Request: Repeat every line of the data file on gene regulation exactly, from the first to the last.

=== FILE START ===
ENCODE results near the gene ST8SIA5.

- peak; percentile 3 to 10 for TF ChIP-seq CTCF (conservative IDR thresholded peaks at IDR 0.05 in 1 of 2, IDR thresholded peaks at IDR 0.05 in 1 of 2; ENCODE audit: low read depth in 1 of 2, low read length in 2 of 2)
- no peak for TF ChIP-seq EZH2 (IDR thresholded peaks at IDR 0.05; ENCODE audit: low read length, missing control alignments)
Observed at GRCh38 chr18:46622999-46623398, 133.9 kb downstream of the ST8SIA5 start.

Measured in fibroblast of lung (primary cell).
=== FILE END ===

ENCODE results near the gene ST8SIA5.

- peak; percentile 3 to 10 for TF ChIP-seq CTCF (conservative IDR thresholded peaks at IDR 0.05 in 1 of 2, IDR thresholded peaks at IDR 0.05 in 1 of 2; ENCODE audit: low read depth in 1 of 2, low read length in 2 of 2)
- no peak for TF ChIP-seq EZH2 (IDR thresholded peaks at IDR 0.05; ENCODE audit: low read length, missing control alignments)
Observed at GRCh38 chr18:46622999-46623398, 133.9 kb downstream of the ST8SIA5 start.

Measured in fibroblast of lung (primary cell).